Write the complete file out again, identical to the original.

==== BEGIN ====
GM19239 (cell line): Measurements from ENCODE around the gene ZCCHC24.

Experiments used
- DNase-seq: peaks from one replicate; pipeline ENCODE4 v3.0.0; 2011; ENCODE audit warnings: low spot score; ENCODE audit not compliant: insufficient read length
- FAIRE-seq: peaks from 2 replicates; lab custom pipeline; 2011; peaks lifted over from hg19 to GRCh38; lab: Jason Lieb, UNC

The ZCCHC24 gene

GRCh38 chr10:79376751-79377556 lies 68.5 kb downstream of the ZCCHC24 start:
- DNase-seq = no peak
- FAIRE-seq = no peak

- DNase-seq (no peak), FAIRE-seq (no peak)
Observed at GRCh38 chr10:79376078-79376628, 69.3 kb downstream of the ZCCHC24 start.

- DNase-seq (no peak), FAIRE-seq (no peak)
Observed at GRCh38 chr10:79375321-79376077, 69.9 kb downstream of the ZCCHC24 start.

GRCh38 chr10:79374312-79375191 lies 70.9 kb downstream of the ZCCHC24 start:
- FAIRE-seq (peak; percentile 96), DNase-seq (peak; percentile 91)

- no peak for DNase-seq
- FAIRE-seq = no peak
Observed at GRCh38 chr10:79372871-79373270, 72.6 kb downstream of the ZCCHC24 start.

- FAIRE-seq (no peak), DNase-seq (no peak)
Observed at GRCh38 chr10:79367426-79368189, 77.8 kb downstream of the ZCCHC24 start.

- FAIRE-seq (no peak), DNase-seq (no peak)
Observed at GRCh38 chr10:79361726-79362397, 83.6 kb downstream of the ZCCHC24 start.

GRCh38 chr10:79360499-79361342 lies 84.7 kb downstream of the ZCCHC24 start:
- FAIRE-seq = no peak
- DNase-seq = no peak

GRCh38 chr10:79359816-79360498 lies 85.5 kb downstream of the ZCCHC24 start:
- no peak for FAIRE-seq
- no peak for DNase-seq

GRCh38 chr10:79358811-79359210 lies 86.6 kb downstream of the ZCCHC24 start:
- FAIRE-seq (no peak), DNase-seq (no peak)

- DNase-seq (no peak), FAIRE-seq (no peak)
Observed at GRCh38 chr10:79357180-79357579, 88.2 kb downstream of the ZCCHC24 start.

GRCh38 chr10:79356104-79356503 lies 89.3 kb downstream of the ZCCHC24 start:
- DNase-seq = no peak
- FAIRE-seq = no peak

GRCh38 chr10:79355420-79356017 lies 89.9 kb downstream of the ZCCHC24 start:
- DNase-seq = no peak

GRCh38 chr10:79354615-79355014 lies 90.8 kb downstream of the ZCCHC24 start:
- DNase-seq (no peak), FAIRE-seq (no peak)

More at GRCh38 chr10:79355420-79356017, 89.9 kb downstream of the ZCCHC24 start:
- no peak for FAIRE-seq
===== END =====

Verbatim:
GM19239 (cell line): Measurements from ENCODE around the gene ZCCHC24.

Experiments used
- DNase-seq: peaks from one replicate; pipeline ENCODE4 v3.0.0; 2011; ENCODE audit warnings: low spot score; ENCODE audit not compliant: insufficient read length
- FAIRE-seq: peaks from 2 replicates; lab custom pipeline; 2011; peaks lifted over from hg19 to GRCh38; lab: Jason Lieb, UNC

The ZCCHC24 gene

GRCh38 chr10:79376751-79377556 lies 68.5 kb downstream of the ZCCHC24 start:
- DNase-seq = no peak
- FAIRE-seq = no peak

- DNase-seq (no peak), FAIRE-seq (no peak)
Observed at GRCh38 chr10:79376078-79376628, 69.3 kb downstream of the ZCCHC24 start.

- DNase-seq (no peak), FAIRE-seq (no peak)
Observed at GRCh38 chr10:79375321-79376077, 69.9 kb downstream of the ZCCHC24 start.

GRCh38 chr10:79374312-79375191 lies 70.9 kb downstream of the ZCCHC24 start:
- FAIRE-seq (peak; percentile 96), DNase-seq (peak; percentile 91)

- no peak for DNase-seq
- FAIRE-seq = no peak
Observed at GRCh38 chr10:79372871-79373270, 72.6 kb downstream of the ZCCHC24 start.

- FAIRE-seq (no peak), DNase-seq (no peak)
Observed at GRCh38 chr10:79367426-79368189, 77.8 kb downstream of the ZCCHC24 start.

- FAIRE-seq (no peak), DNase-seq (no peak)
Observed at GRCh38 chr10:79361726-79362397, 83.6 kb downstream of the ZCCHC24 start.

GRCh38 chr10:79360499-79361342 lies 84.7 kb downstream of the ZCCHC24 start:
- FAIRE-seq = no peak
- DNase-seq = no peak

GRCh38 chr10:79359816-79360498 lies 85.5 kb downstream of the ZCCHC24 start:
- no peak for FAIRE-seq
- no peak for DNase-seq

GRCh38 chr10:79358811-79359210 lies 86.6 kb downstream of the ZCCHC24 start:
- FAIRE-seq (no peak), DNase-seq (no peak)

- DNase-seq (no peak), FAIRE-seq (no peak)
Observed at GRCh38 chr10:79357180-79357579, 88.2 kb downstream of the ZCCHC24 start.

GRCh38 chr10:79356104-79356503 lies 89.3 kb downstream of the ZCCHC24 start:
- DNase-seq = no peak
- FAIRE-seq = no peak

GRCh38 chr10:79355420-79356017 lies 89.9 kb downstream of the ZCCHC24 start:
- DNase-seq = no peak

GRCh38 chr10:79354615-79355014 lies 90.8 kb downstream of the ZCCHC24 start:
- DNase-seq (no peak), FAIRE-seq (no peak)

More at GRCh38 chr10:79355420-79356017, 89.9 kb downstream of the ZCCHC24 start:
- no peak for FAIRE-seq